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Aitzaz Hassan Sacrificed His Life to Protect Schoolmates. But His Family is Still Unsafe

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The list of Pakistan’s unsung heroes is long. Journalist Abdullah Malik reports on the story of a young man who displayed immense courage. His family is insecure and needs protection.


It was a cold Monday morning on the 6th of January 2014 and as the first light appeared on the mountains of the Ibrahim Zai village of the Hangu district, people were already out and about. The shopkeepers of the bazaar were pulling up the shutters on their shops. Residents were on their way to the markets. And morning assembly was in process at the Government High School of the village.

Aitzaz Hassan, however, had been late far too many times. So, too, were his two friends Shahzeb and Zohaib. The three pupils were quite sure that the teachers would punish them for their habitual tardiness.

Shahzeb and Zohaib were quick to cross the road to reach the school, while Aitzaz Hassan was following them several metres behind – he couldn’t walk as fast as his friends due to his weight.

It was then that they noticed another young boy, 17 -18 years old perhaps, wearing a school uniform and making his way to the school.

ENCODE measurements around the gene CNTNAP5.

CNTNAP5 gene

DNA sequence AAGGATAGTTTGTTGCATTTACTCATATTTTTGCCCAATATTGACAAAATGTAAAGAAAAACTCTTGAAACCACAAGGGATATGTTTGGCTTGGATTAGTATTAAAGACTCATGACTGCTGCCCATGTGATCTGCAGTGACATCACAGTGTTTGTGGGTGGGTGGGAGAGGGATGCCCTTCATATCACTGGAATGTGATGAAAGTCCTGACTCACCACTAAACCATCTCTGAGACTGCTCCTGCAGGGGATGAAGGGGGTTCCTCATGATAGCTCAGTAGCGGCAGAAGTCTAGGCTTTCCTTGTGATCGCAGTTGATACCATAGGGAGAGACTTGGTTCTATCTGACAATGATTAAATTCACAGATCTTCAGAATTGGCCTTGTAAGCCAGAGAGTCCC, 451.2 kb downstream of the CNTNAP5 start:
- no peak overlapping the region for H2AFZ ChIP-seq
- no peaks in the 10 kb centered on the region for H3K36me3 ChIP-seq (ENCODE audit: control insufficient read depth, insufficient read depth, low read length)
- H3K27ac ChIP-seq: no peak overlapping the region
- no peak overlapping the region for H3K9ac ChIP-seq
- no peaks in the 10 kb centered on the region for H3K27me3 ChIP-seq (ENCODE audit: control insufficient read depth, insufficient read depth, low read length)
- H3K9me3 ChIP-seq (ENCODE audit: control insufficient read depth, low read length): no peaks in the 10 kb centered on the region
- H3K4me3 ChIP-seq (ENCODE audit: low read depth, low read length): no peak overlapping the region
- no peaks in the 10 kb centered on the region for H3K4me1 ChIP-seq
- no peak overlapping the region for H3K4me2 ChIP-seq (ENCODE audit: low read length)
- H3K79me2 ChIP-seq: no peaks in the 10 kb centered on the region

Shahzeb was suspicious and asked: “What are you doing here?”

“I am going to the school!” he replied.

“But I haven’t seen you in school before!” replied Shahzeb, unconvinced.

“I am getting admission here” came the reply.

Shahzeb was still not satisfied, and pointed out “It is not the month for admissions.” Then he told the new boy: “Wait here! I am informing the headmaster of the school…”

So saying, he began moving towards the school. Seeing that the new boy was following him in, he stopped and pushed him on the chest. That was when he felt some heavy material attached to the chest of the boy!

He called out to his friend Aitzaz: “Khud-kush!” – so as to raise the alarm that it was a suicide bomber. He then started running towards the school.

Aitzaz began moving towards the suicide bomber. He had been wrapped in his woolen shawl, but now threw it aside. And he picked up a heavy stone to try and hit the attacker. It failed to stop him. Having reached him, Aitzaz grabbed him and held on to him with all the might of his body. The suicide bomber, unable to get away from the tenacious boy, detonated his explosive vest.

A heavy blast rent the air. Parts from the two bodies were hurled a hundred metres away.

Mujtaba, the elder brother of Aitzaz, narrates the story with deep grief. Tears appear in his blue eyes as he recalls being at home that morning.